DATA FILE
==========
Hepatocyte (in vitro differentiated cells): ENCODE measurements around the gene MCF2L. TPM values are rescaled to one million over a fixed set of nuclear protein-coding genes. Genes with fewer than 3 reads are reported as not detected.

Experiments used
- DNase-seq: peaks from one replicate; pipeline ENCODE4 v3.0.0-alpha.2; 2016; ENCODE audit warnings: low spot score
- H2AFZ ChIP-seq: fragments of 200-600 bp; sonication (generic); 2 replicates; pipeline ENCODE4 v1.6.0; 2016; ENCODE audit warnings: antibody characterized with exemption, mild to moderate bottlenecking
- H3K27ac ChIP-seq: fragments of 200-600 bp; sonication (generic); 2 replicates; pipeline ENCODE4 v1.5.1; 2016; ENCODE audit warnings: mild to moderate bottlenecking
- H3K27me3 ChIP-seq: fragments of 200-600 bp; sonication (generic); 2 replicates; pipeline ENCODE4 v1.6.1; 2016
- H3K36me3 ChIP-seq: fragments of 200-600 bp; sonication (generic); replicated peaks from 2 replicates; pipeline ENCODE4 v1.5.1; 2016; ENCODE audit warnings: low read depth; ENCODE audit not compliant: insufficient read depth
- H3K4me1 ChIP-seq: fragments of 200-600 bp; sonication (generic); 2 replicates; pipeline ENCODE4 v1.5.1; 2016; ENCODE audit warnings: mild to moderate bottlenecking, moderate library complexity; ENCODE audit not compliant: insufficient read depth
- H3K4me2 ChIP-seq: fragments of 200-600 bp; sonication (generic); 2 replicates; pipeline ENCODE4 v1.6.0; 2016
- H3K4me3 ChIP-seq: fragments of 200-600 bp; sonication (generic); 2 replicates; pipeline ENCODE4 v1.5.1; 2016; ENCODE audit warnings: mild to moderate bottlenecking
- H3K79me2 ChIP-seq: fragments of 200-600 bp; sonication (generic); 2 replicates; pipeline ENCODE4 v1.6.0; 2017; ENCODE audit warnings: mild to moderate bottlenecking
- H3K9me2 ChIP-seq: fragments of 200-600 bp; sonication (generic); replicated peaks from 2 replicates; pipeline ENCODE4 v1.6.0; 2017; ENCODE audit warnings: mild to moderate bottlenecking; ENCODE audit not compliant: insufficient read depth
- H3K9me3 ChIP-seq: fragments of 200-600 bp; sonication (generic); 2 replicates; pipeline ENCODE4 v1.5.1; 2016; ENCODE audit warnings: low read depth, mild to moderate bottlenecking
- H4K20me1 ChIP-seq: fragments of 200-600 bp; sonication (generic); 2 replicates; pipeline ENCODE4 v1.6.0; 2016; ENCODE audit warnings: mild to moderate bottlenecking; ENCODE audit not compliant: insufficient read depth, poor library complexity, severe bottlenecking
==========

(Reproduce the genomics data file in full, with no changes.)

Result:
Hepatocyte (in vitro differentiated cells): ENCODE measurements around the gene MCF2L. TPM values are rescaled to one million over a fixed set of nuclear protein-coding genes. Genes with fewer than 3 reads are reported as not detected.

Experiments used
- DNase-seq: peaks from one replicate; pipeline ENCODE4 v3.0.0-alpha.2; 2016; ENCODE audit warnings: low spot score
- H2AFZ ChIP-seq: fragments of 200-600 bp; sonication (generic); 2 replicates; pipeline ENCODE4 v1.6.0; 2016; ENCODE audit warnings: antibody characterized with exemption, mild to moderate bottlenecking
- H3K27ac ChIP-seq: fragments of 200-600 bp; sonication (generic); 2 replicates; pipeline ENCODE4 v1.5.1; 2016; ENCODE audit warnings: mild to moderate bottlenecking
- H3K27me3 ChIP-seq: fragments of 200-600 bp; sonication (generic); 2 replicates; pipeline ENCODE4 v1.6.1; 2016
- H3K36me3 ChIP-seq: fragments of 200-600 bp; sonication (generic); replicated peaks from 2 replicates; pipeline ENCODE4 v1.5.1; 2016; ENCODE audit warnings: low read depth; ENCODE audit not compliant: insufficient read depth
- H3K4me1 ChIP-seq: fragments of 200-600 bp; sonication (generic); 2 replicates; pipeline ENCODE4 v1.5.1; 2016; ENCODE audit warnings: mild to moderate bottlenecking, moderate library complexity; ENCODE audit not compliant: insufficient read depth
- H3K4me2 ChIP-seq: fragments of 200-600 bp; sonication (generic); 2 replicates; pipeline ENCODE4 v1.6.0; 2016
- H3K4me3 ChIP-seq: fragments of 200-600 bp; sonication (generic); 2 replicates; pipeline ENCODE4 v1.5.1; 2016; ENCODE audit warnings: mild to moderate bottlenecking
- H3K79me2 ChIP-seq: fragments of 200-600 bp; sonication (generic); 2 replicates; pipeline ENCODE4 v1.6.0; 2017; ENCODE audit warnings: mild to moderate bottlenecking
- H3K9me2 ChIP-seq: fragments of 200-600 bp; sonication (generic); replicated peaks from 2 replicates; pipeline ENCODE4 v1.6.0; 2017; ENCODE audit warnings: mild to moderate bottlenecking; ENCODE audit not compliant: insufficient read depth
- H3K9me3 ChIP-seq: fragments of 200-600 bp; sonication (generic); 2 replicates; pipeline ENCODE4 v1.5.1; 2016; ENCODE audit warnings: low read depth, mild to moderate bottlenecking
- H4K20me1 ChIP-seq: fragments of 200-600 bp; sonication (generic); 2 replicates; pipeline ENCODE4 v1.6.0; 2016; ENCODE audit warnings: mild to moderate bottlenecking; ENCODE audit not compliant: insufficient read depth, poor library complexity, severe bottlenecking